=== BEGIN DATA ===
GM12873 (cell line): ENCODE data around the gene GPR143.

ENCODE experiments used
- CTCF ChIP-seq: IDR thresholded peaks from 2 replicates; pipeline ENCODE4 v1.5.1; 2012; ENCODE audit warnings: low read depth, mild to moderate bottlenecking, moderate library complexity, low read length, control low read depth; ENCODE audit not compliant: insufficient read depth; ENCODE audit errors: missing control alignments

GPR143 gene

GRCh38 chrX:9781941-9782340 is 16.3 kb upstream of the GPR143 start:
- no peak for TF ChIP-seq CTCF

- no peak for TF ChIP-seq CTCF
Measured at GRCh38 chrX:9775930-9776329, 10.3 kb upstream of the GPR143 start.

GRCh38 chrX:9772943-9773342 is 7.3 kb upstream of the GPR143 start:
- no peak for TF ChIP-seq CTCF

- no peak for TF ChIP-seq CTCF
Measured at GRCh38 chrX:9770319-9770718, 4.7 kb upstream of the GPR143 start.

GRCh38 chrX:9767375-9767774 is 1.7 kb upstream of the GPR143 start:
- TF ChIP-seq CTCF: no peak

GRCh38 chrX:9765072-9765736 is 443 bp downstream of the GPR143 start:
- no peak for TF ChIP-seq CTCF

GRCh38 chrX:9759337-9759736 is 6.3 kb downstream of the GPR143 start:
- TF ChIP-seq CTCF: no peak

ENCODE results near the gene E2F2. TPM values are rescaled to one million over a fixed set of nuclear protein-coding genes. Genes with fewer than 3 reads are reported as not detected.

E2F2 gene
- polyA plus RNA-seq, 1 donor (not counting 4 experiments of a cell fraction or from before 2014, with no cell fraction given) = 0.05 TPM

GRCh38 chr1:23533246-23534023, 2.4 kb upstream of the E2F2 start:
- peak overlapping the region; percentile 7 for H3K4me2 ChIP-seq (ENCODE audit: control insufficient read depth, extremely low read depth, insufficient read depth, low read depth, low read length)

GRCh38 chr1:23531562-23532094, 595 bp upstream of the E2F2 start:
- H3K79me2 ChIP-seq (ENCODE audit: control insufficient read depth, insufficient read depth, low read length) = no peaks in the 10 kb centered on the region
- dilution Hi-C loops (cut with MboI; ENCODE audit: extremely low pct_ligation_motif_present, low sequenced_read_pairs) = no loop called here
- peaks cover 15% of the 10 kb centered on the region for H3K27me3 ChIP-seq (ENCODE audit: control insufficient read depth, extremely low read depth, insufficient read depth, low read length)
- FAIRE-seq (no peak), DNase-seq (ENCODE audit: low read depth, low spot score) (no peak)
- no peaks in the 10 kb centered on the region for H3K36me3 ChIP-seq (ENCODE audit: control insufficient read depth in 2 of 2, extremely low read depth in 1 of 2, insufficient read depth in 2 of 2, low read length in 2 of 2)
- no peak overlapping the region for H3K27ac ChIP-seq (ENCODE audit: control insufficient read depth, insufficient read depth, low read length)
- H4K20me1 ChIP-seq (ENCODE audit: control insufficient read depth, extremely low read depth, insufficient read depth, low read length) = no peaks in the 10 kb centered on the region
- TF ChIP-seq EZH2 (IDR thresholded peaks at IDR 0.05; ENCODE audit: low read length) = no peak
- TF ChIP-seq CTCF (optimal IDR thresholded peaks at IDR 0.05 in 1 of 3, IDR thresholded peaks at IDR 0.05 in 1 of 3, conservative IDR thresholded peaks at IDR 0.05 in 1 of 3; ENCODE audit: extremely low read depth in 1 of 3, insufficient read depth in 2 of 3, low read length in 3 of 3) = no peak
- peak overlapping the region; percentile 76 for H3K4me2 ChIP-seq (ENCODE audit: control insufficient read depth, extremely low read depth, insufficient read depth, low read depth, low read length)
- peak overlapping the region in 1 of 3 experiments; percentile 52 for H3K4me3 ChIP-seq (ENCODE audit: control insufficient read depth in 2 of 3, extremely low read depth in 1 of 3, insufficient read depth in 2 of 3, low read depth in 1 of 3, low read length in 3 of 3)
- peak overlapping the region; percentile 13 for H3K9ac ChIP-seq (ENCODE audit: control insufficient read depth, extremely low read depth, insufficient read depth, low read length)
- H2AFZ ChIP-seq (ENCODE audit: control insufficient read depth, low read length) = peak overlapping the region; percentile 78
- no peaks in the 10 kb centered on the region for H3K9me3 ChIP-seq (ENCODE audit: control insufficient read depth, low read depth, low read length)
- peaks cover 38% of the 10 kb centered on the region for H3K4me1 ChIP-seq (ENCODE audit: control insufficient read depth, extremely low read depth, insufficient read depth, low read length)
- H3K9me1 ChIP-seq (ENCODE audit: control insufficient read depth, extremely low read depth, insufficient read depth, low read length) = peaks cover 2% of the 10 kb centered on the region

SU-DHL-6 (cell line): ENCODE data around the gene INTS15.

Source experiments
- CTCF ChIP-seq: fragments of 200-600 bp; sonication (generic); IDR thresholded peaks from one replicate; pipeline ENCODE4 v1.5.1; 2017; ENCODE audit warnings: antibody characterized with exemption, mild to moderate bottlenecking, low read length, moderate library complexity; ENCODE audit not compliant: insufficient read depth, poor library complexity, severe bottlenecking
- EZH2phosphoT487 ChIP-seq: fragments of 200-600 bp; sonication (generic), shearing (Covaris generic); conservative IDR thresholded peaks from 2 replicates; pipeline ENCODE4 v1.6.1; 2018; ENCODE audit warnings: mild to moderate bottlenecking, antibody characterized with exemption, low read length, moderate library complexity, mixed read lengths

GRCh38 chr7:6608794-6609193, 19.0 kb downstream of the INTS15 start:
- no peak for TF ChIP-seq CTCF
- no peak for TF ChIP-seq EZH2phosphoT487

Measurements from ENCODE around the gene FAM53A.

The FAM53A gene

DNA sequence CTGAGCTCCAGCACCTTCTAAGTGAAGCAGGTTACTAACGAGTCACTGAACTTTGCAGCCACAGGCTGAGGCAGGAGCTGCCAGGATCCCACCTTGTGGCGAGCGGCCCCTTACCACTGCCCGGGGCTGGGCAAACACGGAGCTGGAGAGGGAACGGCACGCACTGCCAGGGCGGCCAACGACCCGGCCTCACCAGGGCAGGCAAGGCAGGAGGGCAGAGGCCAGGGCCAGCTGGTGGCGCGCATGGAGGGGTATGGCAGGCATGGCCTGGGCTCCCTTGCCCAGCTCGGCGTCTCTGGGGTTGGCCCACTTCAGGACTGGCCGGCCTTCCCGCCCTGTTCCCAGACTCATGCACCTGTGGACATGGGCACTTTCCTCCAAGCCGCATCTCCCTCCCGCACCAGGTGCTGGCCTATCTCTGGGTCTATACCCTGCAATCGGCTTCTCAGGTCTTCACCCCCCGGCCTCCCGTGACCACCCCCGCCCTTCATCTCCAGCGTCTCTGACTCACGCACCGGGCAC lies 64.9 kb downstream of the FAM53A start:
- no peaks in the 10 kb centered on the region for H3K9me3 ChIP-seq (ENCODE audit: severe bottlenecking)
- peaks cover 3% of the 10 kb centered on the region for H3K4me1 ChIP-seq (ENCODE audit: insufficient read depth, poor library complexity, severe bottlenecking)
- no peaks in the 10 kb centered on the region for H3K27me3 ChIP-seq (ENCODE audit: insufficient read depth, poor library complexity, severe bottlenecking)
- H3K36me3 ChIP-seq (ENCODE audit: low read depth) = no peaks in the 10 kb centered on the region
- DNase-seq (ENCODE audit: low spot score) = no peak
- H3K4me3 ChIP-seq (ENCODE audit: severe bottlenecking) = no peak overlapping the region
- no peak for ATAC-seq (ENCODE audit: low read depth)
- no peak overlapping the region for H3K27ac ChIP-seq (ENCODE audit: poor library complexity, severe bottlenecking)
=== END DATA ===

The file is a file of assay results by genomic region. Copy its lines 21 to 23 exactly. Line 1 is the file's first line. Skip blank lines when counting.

- polyA plus RNA-seq, 1 donor (not counting 4 experiments of a cell fraction or from before 2014, with no cell fraction given) = 0.05 TPM

GRCh38 chr1:23533246-23534023, 2.4 kb upstream of the E2F2 start:
- peak overlapping the region; percentile 7 for H3K4me2 ChIP-seq (ENCODE audit: control insufficient read depth, extremely low read depth, insufficient read depth, low read depth, low read length)